• Leave only proteins and lipids in the data files. Remove all water, ion, and any ligand residues from both the coordinate and trajectory files. This can be easily done using standard GROMACS utilities such as trjconv and editconf with an appropriate index file.
  • If proteins move freely in the x-y dimension, you may want to process the trajectory to center the protein.
  • For best results, make sure to also remove the periodicity of the system.
  • Most of the testing has been done with data files using the Martini model. Loading atomistic simulation data is allowed and has been added as an early beta feature. We are actively working on improving it. We welcome you to contact us for more information and to help us fix any potential bugs/issues.

To understand how the backend works and how contacts are calculated see the page on Analysis Reference.
To learn how lipid-protein interactions are visualized and the supported user interactivity, see the page on Visualization Reference.

II. Viewing Results

This section can be completed by anyone, even if you did not follow the tutorial above.


Why would we want to study how Smoothened (SMO) interacts with its surrounding lipid environment? For one, there is considerable evidence showing that lipid-protein interactions in general, and interactions with cholesterol in particular are important for the function of Smoothened. In fact, cholesterol has been observed to completely enter the 7-helical core of the receptor. How does cholesterol access the inside of the receptor and how does it modulate its activity? To get a better understanding, MD simulations may be and have been used.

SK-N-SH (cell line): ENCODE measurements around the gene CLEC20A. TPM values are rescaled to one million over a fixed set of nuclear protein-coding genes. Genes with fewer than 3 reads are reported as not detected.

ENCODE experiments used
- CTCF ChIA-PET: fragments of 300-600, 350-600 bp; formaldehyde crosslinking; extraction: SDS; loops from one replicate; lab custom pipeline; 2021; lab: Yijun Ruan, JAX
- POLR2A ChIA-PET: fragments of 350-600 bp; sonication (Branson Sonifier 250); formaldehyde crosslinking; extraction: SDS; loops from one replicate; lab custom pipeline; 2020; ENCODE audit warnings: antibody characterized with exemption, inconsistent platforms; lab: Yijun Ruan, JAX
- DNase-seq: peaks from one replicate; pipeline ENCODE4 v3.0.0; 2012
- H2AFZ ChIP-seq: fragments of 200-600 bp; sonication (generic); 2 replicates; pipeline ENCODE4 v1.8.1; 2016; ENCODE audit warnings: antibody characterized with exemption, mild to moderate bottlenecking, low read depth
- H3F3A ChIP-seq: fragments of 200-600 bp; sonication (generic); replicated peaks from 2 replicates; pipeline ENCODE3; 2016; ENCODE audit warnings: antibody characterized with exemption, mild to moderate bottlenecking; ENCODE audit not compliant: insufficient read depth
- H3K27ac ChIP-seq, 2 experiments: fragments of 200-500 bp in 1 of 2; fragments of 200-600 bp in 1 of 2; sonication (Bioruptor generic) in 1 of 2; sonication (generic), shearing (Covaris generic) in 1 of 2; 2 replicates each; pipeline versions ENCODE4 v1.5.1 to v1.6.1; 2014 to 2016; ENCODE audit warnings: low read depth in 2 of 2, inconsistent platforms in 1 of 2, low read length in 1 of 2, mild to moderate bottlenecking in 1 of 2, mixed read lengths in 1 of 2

If you followed the tutorial above and your job finished calculating, then you can access it from the job submission page. You can view the lipid-protein interaction profile of Smoothened using the different interactive applications implemented by ProLint. If you did not follow or complete the tutorial, you can still visualize the results of a similar submission (using similar files) that has been precomputed. You can access it here .


There are quite a few different conclusions that can be reached from the data. Here is what I believe is an obvious result. We can see that Smoothened forms a highly preferential interaction with cholesterol that is maintained for most of the simulation time. We can also see (e.g., using the Heatmap Viewer application) that this site is located between TM helices II and III of Smoothened. This is a very nice result and it matches quite nicely with what has been previously reported in the literture (for example, here and here).